Automaticity is rapid and effortless cognition that operates without conscious awareness or deliberative control. An action is virtuous to the degree that it meets the requirements of the ethical virtues in the circumstances. What contribution does automaticity make to the ethical virtue of an action? How far is the automaticity discussed by virtue ethicists consonant with, or even supported by, the findings of empirical psychology? We argue that the automaticity of virtuous action is automaticity not (...)
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  7.  30
    Automatic Constructive Appraisal as a Candidate Cause of Emotion.Agnes Moors - 2010 - Emotion Review 2 (2):139-156.
    Critics of appraisal theory have difficulty accepting appraisal (with its constructive flavor) as an automatic process, and hence as a potential cause of most emotions. In response, some appraisal theorists have argued that appraisal was never meant as a causal process but as a constituent of emotional experience. Others have argued that appraisal is a causal process, but that it can be either rule-based or associative, and that the associative variant can be automatic. This article first proposes empirically investigating whether (...)
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  8.  14
    Automatic and Effortful Processes in Memory.Lynn Hasher & Rose T. Zacks - 1979 - Journal of Experimental Psychology: General 108 (3):356-388.
  9. Controlled and Automatic Human Information Processing: Perceptual Learning, Automatic Attending, and a General Theory.Richard M. Shiffrin & Walter E. Schneider - 1977 - Psychological Review 84 (2):128-90.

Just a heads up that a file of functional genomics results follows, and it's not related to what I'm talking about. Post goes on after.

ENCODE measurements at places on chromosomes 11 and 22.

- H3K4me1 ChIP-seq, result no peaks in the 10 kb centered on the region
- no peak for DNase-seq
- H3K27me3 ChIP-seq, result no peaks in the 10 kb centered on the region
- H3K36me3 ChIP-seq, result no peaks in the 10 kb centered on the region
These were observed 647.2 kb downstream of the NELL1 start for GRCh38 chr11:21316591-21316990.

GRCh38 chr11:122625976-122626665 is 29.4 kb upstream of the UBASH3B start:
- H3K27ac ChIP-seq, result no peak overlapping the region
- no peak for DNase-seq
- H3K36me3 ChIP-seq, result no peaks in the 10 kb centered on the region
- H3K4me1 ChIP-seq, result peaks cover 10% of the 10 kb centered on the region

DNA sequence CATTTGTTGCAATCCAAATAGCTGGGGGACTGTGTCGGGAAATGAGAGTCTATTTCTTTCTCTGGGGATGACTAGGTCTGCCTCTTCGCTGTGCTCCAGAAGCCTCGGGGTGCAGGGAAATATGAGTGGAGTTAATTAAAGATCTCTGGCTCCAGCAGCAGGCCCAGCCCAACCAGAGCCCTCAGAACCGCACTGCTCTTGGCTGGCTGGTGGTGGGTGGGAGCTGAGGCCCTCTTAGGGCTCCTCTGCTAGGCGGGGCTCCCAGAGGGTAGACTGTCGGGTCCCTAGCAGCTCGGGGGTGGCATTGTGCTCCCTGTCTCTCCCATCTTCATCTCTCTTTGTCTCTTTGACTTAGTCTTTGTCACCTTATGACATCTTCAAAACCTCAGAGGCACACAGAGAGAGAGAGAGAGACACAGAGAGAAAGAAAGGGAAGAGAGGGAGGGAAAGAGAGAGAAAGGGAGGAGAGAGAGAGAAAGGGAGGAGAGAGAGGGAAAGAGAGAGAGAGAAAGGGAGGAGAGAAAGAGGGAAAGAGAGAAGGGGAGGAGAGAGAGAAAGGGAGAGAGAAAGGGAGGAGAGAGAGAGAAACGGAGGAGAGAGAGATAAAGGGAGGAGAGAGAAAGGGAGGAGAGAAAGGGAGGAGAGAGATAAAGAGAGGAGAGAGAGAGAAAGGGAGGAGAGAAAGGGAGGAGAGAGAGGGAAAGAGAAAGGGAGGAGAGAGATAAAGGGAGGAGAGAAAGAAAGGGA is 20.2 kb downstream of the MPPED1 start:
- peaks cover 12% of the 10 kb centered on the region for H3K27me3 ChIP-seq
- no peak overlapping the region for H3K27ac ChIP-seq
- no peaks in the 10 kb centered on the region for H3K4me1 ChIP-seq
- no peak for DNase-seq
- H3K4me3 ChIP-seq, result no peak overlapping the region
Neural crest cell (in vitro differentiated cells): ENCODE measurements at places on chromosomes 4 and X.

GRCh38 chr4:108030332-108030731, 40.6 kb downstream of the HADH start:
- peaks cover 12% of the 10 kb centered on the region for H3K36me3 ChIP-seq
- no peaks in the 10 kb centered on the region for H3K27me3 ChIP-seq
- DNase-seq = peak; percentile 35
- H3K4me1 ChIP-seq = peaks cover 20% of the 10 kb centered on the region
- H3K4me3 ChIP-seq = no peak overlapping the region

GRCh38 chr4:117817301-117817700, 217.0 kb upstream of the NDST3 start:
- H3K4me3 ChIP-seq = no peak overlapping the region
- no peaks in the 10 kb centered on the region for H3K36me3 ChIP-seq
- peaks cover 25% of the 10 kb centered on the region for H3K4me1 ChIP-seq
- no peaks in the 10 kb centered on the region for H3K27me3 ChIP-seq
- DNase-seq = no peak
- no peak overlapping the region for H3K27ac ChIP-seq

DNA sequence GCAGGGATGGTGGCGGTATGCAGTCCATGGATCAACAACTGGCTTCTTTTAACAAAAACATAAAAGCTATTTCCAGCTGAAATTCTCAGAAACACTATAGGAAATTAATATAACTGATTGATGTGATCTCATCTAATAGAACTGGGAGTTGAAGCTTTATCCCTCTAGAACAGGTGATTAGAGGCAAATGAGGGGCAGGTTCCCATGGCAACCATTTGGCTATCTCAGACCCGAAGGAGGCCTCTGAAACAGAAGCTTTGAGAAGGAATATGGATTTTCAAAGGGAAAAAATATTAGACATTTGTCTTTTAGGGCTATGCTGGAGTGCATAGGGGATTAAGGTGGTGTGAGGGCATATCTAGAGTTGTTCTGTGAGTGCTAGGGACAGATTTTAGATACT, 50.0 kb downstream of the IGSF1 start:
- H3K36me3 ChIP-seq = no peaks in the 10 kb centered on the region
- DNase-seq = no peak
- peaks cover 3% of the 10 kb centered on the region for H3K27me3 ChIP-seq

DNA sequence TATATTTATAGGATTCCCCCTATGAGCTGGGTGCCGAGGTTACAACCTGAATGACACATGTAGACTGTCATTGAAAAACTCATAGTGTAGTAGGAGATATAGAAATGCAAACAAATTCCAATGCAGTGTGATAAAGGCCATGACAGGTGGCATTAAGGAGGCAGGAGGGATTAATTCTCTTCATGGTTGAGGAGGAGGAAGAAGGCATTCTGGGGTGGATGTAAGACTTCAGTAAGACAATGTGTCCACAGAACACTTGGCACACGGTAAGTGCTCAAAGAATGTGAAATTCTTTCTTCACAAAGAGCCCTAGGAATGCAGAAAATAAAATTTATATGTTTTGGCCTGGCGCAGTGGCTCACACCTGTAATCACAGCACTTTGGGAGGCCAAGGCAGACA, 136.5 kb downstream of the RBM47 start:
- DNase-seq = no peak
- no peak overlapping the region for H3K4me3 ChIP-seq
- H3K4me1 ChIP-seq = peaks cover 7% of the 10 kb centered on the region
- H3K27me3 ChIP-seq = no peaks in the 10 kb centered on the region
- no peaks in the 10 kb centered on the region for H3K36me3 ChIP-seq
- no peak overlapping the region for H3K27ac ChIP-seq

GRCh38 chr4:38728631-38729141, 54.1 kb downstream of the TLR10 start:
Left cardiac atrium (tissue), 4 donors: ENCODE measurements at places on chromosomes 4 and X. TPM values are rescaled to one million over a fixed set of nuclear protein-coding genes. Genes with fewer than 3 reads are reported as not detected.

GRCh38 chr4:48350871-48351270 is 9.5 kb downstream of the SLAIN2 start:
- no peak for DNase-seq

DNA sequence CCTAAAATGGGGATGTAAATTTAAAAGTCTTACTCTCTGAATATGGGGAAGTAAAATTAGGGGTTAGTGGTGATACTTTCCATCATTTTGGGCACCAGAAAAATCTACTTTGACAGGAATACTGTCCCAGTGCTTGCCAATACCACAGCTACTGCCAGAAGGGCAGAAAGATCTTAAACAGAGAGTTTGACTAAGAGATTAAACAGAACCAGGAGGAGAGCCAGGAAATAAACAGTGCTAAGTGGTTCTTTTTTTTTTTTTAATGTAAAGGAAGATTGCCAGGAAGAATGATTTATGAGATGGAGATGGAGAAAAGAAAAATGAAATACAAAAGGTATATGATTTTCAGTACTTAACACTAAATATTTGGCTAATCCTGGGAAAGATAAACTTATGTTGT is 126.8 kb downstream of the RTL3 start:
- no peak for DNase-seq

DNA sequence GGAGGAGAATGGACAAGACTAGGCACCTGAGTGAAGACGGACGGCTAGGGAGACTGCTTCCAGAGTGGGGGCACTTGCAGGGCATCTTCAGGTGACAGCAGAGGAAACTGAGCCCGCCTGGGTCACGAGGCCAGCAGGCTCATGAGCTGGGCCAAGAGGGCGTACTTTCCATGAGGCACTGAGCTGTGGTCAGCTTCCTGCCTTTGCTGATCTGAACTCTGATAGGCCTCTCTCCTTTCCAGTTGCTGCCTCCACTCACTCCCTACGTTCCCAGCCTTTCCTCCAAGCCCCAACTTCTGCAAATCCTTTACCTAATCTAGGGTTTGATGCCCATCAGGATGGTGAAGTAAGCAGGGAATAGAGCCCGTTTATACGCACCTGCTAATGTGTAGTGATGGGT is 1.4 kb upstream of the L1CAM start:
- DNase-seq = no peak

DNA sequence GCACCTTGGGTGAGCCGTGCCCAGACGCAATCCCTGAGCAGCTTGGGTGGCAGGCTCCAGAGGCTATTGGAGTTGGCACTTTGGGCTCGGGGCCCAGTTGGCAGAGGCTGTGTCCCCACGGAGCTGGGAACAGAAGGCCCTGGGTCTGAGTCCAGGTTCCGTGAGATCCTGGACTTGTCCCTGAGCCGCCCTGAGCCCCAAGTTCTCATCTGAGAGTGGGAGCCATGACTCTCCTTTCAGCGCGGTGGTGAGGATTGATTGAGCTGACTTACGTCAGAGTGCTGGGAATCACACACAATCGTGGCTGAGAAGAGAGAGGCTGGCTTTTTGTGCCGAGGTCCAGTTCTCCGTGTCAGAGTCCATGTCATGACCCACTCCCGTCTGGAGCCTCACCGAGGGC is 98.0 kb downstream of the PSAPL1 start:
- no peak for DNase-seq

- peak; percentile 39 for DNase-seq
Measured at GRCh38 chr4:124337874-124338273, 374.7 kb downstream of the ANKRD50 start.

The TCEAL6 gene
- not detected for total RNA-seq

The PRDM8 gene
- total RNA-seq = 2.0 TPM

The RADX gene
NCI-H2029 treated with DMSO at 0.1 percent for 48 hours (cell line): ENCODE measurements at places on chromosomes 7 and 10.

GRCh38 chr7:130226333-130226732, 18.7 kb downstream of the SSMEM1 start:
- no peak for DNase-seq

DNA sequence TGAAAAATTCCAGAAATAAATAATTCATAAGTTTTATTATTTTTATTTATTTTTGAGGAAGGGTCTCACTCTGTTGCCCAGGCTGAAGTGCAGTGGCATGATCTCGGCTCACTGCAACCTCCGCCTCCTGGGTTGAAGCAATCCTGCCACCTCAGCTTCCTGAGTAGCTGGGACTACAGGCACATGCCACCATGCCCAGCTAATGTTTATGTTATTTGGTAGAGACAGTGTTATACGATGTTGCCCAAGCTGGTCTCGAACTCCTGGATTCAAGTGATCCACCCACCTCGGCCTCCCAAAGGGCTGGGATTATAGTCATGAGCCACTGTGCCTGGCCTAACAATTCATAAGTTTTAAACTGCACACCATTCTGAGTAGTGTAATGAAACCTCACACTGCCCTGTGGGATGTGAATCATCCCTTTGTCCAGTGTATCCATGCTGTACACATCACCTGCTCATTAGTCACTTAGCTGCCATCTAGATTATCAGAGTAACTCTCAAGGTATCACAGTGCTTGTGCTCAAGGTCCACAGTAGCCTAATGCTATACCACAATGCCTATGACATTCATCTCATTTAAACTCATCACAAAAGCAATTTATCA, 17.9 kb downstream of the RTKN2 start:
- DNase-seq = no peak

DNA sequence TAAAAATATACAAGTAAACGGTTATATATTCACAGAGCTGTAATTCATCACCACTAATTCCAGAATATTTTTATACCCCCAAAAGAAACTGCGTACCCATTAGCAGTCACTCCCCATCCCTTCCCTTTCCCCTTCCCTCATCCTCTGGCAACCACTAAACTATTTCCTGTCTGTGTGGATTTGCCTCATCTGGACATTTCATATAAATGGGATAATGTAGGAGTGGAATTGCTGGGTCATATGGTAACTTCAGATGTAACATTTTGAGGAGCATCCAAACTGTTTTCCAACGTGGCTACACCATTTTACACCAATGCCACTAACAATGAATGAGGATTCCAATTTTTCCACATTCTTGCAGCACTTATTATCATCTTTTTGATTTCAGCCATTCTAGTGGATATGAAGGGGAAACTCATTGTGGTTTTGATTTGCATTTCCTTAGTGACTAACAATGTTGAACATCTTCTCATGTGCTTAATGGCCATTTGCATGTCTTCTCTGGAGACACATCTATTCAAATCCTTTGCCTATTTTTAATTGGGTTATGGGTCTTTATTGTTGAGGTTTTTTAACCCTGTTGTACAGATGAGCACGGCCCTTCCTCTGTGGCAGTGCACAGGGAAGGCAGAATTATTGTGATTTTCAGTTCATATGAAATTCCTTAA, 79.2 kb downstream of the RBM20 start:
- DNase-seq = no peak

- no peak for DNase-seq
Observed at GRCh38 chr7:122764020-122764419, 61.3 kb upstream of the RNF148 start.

Tested the 2-process theory of detection, search, and attention presented by the current authors in a series of experiments. The studies demonstrate the qualitative difference between 2 modes of information processing: automatic detection and controlled search; trace the course of the learning of automatic detection, of categories, and of automatic-attention responses; and show the dependence of automatic detection on attending responses and demonstrate how such responses interrupt controlled processing and interfere with the focusing of attention. The learning of categories is (...)
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  10.  75
    Controlled & Automatic Processing: Behavior, Theory, and Biological Mechanisms.Walter Schneider & Jason M. Chein - 2003 - Cognitive Science 27 (3):525-559.
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  11. The Automatic and the Ballistic: Modularity Beyond Perceptual Processes.Eric Mandelbaum - 2015 - Philosophical Psychology 28 (8):1147-1156.
    Perceptual processes, in particular modular processes, have long been understood as being mandatory. But exactly what mandatoriness amounts to is left to intuition. This paper identifies a crucial ambiguity in the notion of mandatoriness. Discussions of mandatory processes have run together notions of automaticity and ballisticity. Teasing apart these notions creates an important tool for the modularist's toolbox. Different putatively modular processes appear to differ in their kinds of mandatoriness. Separating out the automatic from the ballistic can help the (...)
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  12.  43
    Are Automatic Imitation and Spatial Compatibility Mediated by Different Processes?Richard P. Cooper, Caroline Catmur & Cecilia Heyes - 2013 - Cognitive Science 37 (4):605-630.
    Automatic imitation or “imitative compatibility” is thought to be mediated by the mirror neuron system and to be a laboratory model of the motor mimicry that occurs spontaneously in naturalistic social interaction. Imitative compatibility and spatial compatibility effects are known to depend on different stimulus dimensions—body movement topography and relative spatial position. However, it is not yet clear whether these two types of stimulus–response compatibility effect are mediated by the same or different cognitive processes. We present an interactive activation model (...)
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  13.  81